Intergenerational Poverty in America

Poverty today is greater than ever, with about 1/6th of the American population living in such conditions, according to the US Bureau of Census.  

“There are over 4 million more Americans living in poverty than previously reported and poor people make up 15.7 percent of the population instead of 14.3 percent, according to new figures for 2009 released by the US Census Bureau” (See Barry Grey, US Census Bureau: Rising Levels of Poverty in America,, 2011-01-07)

It is a highly talked about and debated topic, yet it seems that the plight of those suffering from intergenerational poverty is ignored. Whereas poverty is ““the state or condition of having little or no money, goods, or means of support; condition of being poor; indigence,”[1] which could potentially be limited to one person, intergenerational poverty is the state of generations of a family being impoverished.

Intergenerational poverty mainly stems from education and economics. In terms of education, being well-educated lowers the chances of being in poverty. Even having only a high school diploma or equivalent can help as “those in households headed by persons with no high school degree are the most likely to enter poverty of any educational grouping.”[2] And when one factors in that “urban schools systematically receive less qualified teachers than their suburban counterparts”[3], one can assume they will not receive a quality education, thus having a greater chance of being impoverished. One can also assume that the children of these urban-dwellers also will be impoverished seeing as how “social and economic deprivation during childhood and adolescence can have a lasting effect on individuals, making it difficult for children who grow up in low-income families to escape poverty when they become adults.”[4] Thus the cycle of intergenerational poverty begins.  The parent, having been the victim of circumstances, was unable to attain a quality education, and thus was unable to find a well-paying job and wound up in poverty. The child, still living in that same area, is also suffering from not having a quality education and the results are the same: more poverty.

Economically, it is a fact that children who are born poor are likely to remain poor. According to a 2009 study of the National Center for Children in Poverty, “children who were born to families at the top of the income structure have the highest probability of being in the highest income strata as adults, while those born at the bottom have the highest probability of being poor as adults.”[5]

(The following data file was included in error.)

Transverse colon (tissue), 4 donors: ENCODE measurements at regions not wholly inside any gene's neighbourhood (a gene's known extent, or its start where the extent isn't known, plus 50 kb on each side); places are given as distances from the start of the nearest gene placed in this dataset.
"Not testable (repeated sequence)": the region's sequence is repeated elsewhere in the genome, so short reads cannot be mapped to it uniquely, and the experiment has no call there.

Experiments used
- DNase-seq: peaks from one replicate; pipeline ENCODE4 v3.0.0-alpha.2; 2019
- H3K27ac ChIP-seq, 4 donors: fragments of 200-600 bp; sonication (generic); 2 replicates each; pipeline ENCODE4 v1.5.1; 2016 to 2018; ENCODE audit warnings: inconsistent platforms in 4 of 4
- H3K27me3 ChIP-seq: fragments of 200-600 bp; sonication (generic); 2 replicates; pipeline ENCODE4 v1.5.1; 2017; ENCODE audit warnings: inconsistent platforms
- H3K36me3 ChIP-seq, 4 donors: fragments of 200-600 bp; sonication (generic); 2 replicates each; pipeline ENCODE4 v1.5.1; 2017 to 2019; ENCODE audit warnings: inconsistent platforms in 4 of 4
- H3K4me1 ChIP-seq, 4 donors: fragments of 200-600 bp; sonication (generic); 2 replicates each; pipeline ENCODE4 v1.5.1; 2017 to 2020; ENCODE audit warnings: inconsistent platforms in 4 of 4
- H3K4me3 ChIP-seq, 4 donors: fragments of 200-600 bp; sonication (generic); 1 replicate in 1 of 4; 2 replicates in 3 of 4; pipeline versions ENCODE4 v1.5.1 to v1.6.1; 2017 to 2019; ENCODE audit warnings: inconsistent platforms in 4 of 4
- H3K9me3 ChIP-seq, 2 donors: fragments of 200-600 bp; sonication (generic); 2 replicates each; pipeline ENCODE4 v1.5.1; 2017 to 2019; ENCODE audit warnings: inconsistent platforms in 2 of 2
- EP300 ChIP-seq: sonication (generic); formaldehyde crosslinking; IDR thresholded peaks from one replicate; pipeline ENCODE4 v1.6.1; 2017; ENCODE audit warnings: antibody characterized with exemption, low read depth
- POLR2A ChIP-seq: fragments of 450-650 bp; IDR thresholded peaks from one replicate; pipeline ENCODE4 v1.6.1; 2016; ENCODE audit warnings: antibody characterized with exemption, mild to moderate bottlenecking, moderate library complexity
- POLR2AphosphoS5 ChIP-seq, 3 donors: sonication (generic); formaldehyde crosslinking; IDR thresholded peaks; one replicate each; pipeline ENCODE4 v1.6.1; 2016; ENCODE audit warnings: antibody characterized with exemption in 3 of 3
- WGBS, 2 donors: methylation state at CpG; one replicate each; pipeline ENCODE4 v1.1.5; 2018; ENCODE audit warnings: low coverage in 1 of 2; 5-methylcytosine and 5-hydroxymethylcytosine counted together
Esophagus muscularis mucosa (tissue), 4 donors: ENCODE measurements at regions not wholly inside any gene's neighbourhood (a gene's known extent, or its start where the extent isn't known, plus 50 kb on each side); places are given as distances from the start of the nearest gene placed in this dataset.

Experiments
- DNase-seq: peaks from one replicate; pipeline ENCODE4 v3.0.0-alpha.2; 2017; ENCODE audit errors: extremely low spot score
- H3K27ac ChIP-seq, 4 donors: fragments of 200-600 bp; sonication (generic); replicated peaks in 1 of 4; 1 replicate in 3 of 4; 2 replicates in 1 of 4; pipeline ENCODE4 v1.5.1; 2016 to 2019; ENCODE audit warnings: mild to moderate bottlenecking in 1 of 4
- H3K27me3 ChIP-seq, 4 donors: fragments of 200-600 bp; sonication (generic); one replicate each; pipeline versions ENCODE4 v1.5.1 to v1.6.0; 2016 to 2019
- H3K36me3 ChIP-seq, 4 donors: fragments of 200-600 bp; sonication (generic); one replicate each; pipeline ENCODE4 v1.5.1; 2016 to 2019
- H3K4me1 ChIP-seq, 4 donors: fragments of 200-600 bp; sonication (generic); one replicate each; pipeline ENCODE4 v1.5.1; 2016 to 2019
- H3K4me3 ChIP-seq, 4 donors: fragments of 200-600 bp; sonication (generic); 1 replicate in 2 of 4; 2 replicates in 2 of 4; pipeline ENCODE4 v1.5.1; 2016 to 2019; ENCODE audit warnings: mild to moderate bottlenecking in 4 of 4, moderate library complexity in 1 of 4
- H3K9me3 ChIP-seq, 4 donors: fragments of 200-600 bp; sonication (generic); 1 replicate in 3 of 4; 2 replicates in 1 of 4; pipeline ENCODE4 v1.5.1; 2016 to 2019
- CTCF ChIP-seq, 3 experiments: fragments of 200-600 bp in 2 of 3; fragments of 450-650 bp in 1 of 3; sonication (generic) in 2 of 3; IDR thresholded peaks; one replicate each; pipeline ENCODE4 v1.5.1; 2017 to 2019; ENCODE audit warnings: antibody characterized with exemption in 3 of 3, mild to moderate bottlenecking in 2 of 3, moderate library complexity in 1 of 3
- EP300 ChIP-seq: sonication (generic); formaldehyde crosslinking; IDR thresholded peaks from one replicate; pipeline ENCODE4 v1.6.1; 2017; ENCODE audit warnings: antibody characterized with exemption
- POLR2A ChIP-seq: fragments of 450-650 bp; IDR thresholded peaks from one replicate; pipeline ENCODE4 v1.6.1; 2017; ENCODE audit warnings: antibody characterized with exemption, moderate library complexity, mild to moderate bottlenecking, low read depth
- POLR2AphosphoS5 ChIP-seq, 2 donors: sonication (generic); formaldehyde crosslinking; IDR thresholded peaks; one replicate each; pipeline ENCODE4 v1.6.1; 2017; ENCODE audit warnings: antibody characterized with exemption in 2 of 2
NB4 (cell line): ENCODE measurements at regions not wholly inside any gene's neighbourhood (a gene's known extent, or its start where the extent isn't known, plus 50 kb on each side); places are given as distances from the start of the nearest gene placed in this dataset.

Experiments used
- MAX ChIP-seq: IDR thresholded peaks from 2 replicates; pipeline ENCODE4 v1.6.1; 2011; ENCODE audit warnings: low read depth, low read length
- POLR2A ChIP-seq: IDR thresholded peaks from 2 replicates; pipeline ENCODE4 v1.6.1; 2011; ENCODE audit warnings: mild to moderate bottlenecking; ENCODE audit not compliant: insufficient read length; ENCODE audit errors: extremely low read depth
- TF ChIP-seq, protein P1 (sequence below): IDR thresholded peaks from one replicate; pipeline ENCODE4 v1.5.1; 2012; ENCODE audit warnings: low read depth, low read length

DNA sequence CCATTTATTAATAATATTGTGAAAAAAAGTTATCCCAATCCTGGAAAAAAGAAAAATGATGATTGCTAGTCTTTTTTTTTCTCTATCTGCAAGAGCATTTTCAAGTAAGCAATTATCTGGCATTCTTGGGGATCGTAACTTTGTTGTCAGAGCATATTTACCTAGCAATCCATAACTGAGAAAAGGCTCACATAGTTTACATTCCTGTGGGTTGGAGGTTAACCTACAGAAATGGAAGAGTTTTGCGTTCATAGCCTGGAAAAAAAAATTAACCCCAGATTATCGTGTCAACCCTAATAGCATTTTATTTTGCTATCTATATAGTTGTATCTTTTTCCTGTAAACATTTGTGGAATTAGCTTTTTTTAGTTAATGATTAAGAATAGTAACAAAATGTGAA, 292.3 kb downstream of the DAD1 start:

A cycle of poverty that starts with the adult continues for generations and only gets worse, seeing as how workers wages have not increased since the 1970s. Also, this decrease in wages is also exacerbated by globalization, in which companies pit workers from all around the world against one another in what results as a race to the bottom in terms of wages, which only serves to increase the number of impoverished people globally.

Helping to end intergenerational poverty should be a serious matter for every government, seeing as how they would benefit from it.

Spending money on eliminating poverty can be looked at as an investment “which generated returns to society over time in the form of higher real gross domestic product (GDP), reduced expenditures on crime or health care problems, reduced costs borne by crime victims or those in poor health, and improvements in everyone’s quality of life in a wide variety of other ways as well.”[6]

Thus ending poverty helps the health of the economy and saves the government and community money in terms of not needing to aid the impoverished, as well as allowing people to reach their full potential.

Ending poverty truly aids everyone, and a full long-term plan needs to be developed to effectively break the cycle.  

Devon DB is 19 years old, and studying political science at Fairleigh Dickinson University.






5: Ibid.


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Articles by: Devon Douglas-Bowers

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